Laura: Restaurant Utrechtsedwarstafel! Seasonal food from a daily changing menu, wine pairings with every new dish, and a table-side visit from the chef and sommelier to describe each course. The host was surprised we foreigners had found it, as most of their business is by word of mouth.

eat your world amsterdam bike ride

Speed round of favorites.
3. Site/place/thing you did:
Scott: Bike riding through the city at night.
Laura: A bike ride out of the city is a must.

4. Cafe/casual hangout:
Laura: Café Winkel in the Jordaan was our morning hangout, with great coffee and the best appeltaart in town. At night, it was Café ’t Arendsnest, where we spent a lot of time exploring the amazing selection of Dutch craft beers.

• A Cup of Jo’s “Crazy News: We’re Going to Amsterdam!” (for the locals’ tips in the comments section) and “Vacation Photos: Amsterdam” (for the fun narrative) by Joanna Goddard

de kas amsterdam bikesde kas champagne flutes amsterdam

“One night, as a special treat, we went to dinner at De Kas, an award-winning restaurant in a greenhouse, where we had one of the best meals of our lives. I loved that people still rode their bikes, even though it was a super fancy place.” [Note: Suffice to say, given all the positive press I’ve read about this place, I booked my reservation three months ago.]

For A’dam eats I also referred to Mark Bittman’s two—I hope not too dated—articles for The New York Times: “Eating Out in Amsterdam: Way Beyond Herring” (January 20, 2012) and “Choice Tables: In Amsterdam, Mediterranean-Style Holds Sway” (September 15, 2002).

I can hardly wait. Every year I travel both in the U.S. and internationally with family or close friends, but I haven’t taken a vacation abroad by myself in 10+ years and I miss it! It’s exhilarating and empowering to be able to do what you want, went you want, and step outside your day-to-day bubble for a bit.

(Photos: Canal at dusk and bike riding along the Amstel via Fathom via Eat Your World: Amsterdam; De Kas bike parking and Champagne flutes via A Cup of Jo)

Piano by the sea

There’s a guy—an artist, a pianist—by the fitting name of Mauro Ffortissimo who, with the help of some friends, recently rolled out an aging baby grand piano onto the bluffs of Half Moon Bay, California, overlooking the Pacific Ocean, so that during the day passersby might plink away at the keys. But during the past few successive sundowns, he’s sat down to play a half-hour recital of Chopin, Debussy, and Schumann—partly for pure pleasure, but also to demo how exposure to sun, wind, and fog is rapidly changing the way the piano plays the same pieces.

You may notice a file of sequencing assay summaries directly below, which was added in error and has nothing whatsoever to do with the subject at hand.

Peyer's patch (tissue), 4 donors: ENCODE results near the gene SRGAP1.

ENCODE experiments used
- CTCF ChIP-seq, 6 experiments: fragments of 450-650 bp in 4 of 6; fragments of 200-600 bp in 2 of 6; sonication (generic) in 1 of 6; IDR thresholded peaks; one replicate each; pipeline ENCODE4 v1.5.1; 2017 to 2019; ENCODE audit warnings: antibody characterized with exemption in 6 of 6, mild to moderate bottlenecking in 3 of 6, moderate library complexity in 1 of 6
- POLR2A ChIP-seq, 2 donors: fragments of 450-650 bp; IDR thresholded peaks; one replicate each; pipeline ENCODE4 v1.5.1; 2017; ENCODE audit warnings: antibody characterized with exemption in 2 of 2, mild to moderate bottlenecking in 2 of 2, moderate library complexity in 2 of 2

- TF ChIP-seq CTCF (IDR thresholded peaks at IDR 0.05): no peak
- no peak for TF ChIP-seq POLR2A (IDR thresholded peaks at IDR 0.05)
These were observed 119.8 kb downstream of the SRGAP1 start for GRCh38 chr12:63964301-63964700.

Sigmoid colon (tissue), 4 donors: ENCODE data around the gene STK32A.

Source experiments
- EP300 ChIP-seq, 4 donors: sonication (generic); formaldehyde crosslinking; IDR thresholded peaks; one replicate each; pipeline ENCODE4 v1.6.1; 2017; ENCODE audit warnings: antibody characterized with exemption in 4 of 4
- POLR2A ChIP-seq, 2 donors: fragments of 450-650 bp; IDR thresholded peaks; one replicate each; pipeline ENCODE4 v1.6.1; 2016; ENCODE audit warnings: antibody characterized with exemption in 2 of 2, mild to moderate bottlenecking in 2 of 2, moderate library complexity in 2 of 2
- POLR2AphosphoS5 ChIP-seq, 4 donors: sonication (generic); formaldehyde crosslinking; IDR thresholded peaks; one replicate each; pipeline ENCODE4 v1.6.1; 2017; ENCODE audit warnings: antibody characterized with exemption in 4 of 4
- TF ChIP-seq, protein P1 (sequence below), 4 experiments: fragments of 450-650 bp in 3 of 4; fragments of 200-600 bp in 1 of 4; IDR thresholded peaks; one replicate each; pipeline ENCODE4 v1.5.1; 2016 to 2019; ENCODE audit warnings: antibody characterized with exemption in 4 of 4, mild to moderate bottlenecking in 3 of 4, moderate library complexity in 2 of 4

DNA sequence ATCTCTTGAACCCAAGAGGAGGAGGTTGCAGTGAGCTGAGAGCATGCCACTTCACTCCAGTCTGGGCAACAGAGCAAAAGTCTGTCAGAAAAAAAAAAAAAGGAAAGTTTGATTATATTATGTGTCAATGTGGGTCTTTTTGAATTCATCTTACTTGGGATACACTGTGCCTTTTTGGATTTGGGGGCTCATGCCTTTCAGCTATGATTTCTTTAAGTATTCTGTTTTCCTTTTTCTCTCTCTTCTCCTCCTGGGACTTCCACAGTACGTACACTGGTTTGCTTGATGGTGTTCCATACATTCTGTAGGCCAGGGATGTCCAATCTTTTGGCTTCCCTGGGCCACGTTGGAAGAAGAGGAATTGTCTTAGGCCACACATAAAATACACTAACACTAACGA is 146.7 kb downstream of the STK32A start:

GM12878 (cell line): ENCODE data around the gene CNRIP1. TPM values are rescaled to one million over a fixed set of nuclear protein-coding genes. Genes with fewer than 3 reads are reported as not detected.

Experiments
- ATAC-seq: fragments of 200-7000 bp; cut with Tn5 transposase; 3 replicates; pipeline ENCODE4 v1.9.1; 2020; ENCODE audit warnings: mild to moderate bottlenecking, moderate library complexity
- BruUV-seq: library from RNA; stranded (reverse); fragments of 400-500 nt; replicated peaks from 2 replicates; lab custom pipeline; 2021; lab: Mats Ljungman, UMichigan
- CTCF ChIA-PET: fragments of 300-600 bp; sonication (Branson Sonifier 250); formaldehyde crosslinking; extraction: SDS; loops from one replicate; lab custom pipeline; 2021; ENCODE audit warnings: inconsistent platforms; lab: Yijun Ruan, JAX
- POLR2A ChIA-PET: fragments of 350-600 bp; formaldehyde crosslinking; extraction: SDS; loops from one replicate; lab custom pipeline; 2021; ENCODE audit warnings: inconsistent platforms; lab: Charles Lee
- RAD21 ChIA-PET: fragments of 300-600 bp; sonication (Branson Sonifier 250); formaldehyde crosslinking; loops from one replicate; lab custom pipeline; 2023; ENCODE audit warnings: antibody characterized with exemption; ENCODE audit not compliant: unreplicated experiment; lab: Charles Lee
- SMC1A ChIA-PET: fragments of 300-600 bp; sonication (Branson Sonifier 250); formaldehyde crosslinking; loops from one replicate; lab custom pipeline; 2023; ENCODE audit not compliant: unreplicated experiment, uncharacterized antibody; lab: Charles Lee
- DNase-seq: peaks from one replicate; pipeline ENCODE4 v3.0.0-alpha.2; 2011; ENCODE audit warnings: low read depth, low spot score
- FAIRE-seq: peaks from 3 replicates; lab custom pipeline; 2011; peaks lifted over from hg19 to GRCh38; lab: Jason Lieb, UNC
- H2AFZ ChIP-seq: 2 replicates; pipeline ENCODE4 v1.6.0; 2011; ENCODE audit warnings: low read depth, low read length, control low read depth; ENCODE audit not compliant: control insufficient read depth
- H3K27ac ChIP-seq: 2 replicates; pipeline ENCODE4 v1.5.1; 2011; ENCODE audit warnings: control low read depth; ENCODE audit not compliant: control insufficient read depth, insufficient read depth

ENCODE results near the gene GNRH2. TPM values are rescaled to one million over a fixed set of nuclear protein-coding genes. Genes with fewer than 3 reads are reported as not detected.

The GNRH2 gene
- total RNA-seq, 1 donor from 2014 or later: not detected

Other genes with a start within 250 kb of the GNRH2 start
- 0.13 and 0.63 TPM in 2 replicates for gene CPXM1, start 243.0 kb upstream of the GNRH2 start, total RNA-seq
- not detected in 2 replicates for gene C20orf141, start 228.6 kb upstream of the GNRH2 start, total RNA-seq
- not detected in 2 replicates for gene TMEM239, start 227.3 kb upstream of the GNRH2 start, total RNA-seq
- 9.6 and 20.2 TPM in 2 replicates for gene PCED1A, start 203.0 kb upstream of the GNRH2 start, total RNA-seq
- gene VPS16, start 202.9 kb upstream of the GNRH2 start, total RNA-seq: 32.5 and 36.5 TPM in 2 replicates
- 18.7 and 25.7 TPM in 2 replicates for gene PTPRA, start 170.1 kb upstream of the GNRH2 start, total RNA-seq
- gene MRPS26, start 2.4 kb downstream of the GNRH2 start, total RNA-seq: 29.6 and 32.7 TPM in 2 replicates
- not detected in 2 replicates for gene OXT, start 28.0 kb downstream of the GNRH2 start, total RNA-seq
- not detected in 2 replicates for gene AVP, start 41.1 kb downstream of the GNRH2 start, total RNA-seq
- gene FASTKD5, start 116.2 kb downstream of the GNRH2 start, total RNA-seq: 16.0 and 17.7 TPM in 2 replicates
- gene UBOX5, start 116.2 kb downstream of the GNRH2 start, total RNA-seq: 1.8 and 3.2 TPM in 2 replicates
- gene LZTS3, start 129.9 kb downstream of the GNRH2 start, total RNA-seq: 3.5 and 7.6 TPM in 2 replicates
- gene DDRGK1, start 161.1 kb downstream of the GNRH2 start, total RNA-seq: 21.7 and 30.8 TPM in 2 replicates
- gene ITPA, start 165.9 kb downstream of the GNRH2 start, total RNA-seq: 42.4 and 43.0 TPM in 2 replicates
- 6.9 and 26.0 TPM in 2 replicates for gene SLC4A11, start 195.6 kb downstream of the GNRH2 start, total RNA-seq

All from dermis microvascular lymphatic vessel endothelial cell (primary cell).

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He has no permit, so city officials have told him the piano has to clear out by Thursday (Valentine’s Day). But what a cool moment, right? Imagine bundling up, mug of hot toddy in hand, and listening to this unexpected and yet wonderful bit of whimsy as the sun sets and waves roll ashore.

Read more at SFGate and UPI.

(photos by Jessica Olthof for the San Francisco Chronicle)

Minnesota poetry walk

One brisk, golden day, my friend Shona and I set out to realize one of my longtime dreams: tracking down my favorite Everyday Poems for City Sidewalk in St. Paul, Minnesota. Ever since I first read about the public-arts project years ago in the Christian Science Monitor, I’ve wanted to stroll those sidewalks myself.

Judging from the project map, we could park just about anywhere in St. Paul and find a pocket of poetry within a five-block radius, though I knew I probably wouldn’t find all of my favorites in one place.

In my head I pictured taking my time to wander and then stumbling serendipitously across the poems I wanted to see—but it was pretty chilly that day (at least for my Bay Area self), so we were on a mission! I ended up either having my eyes glued to the sidewalk immediately in front of me, shunting fallen leaves with my foot, or looking around the quiet streets with their stately trees and century-old houses while Shona stopped to point out poems I’d breezed right by.

Still, we did pretty well.

Untitled by Kevin Walker

Second Love” by Carlee Tressel

Untitled by Esmé Evans

Bad Day” by Caley Conney (this example is a bit clearer)

Let’s Talk” by Sean Fleming

If I had to choose a favorite, though, this one would be it: “Meadowlark Mending Song” by Margaret Hasse. We did spot one example of it, but I like Andrea’s shot better.

And I did mark #7 off my 2012 bucket list after all! But next time I’ll aim for spring and the cache of poems on Selby and Laurel at Western Ave.

Related:
• It’s sort of like Twitter for sidewalks, only more concrete: Each poem has to be 150 characters or less. (via Minnesota Public Radio)
• On sharing the magic of poetry. (via Twin Cities Daily Planet)
• This video brings Everyday Poems for City Sidewalk to life. (via City of St. Paul)
• A slideshow featuring some of the stamps and a few of the poets. (via Weekend America)
• A St. Paul poet’s commentary. (via Minnesota Public Radio)